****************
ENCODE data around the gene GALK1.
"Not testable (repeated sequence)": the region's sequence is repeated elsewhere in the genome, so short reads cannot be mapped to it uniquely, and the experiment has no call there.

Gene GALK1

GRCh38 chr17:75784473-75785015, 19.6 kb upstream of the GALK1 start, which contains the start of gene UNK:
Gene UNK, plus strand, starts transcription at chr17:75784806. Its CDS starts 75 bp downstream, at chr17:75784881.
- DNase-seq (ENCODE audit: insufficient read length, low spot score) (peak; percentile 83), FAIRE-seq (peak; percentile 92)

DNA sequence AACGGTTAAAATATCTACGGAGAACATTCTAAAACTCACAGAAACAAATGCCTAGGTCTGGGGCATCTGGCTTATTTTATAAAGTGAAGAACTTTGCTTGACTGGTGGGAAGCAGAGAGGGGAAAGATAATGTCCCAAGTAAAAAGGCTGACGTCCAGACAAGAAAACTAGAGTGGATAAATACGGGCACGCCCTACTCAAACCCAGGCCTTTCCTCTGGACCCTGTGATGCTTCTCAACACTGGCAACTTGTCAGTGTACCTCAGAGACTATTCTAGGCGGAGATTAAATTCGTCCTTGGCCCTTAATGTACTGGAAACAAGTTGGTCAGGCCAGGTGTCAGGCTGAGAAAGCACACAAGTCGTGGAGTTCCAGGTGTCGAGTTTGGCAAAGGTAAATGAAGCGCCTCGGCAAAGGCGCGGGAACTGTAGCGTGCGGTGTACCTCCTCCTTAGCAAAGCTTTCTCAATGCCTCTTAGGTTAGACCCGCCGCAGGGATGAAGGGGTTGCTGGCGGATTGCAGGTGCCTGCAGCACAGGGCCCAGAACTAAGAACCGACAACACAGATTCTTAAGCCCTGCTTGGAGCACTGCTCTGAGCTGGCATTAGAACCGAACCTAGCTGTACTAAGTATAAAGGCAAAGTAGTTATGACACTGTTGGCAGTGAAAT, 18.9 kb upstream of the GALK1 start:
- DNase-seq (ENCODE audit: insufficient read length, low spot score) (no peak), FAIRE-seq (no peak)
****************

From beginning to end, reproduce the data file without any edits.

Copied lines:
ENCODE data around the gene GALK1.
"Not testable (repeated sequence)": the region's sequence is repeated elsewhere in the genome, so short reads cannot be mapped to it uniquely, and the experiment has no call there.

Gene GALK1

GRCh38 chr17:75784473-75785015, 19.6 kb upstream of the GALK1 start, which contains the start of gene UNK:
Gene UNK, plus strand, starts transcription at chr17:75784806. Its CDS starts 75 bp downstream, at chr17:75784881.
- DNase-seq (ENCODE audit: insufficient read length, low spot score) (peak; percentile 83), FAIRE-seq (peak; percentile 92)

DNA sequence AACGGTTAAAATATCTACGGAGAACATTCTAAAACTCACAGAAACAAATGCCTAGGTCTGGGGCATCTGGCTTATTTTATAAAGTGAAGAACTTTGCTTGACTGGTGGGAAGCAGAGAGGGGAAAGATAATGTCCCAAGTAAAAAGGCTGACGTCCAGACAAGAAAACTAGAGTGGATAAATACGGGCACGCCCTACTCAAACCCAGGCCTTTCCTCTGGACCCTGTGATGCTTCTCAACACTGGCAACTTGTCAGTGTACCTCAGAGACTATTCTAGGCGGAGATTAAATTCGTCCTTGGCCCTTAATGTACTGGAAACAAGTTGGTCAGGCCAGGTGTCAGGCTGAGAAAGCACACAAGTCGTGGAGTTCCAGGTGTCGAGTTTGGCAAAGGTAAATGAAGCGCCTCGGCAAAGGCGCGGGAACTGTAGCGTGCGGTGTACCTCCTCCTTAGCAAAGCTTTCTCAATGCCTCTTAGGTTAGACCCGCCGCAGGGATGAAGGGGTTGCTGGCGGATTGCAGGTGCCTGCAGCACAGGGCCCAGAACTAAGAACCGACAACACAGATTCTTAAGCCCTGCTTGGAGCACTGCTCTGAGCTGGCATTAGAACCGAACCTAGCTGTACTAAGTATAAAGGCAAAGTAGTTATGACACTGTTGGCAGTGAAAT, 18.9 kb upstream of the GALK1 start:
- DNase-seq (ENCODE audit: insufficient read length, low spot score) (no peak), FAIRE-seq (no peak)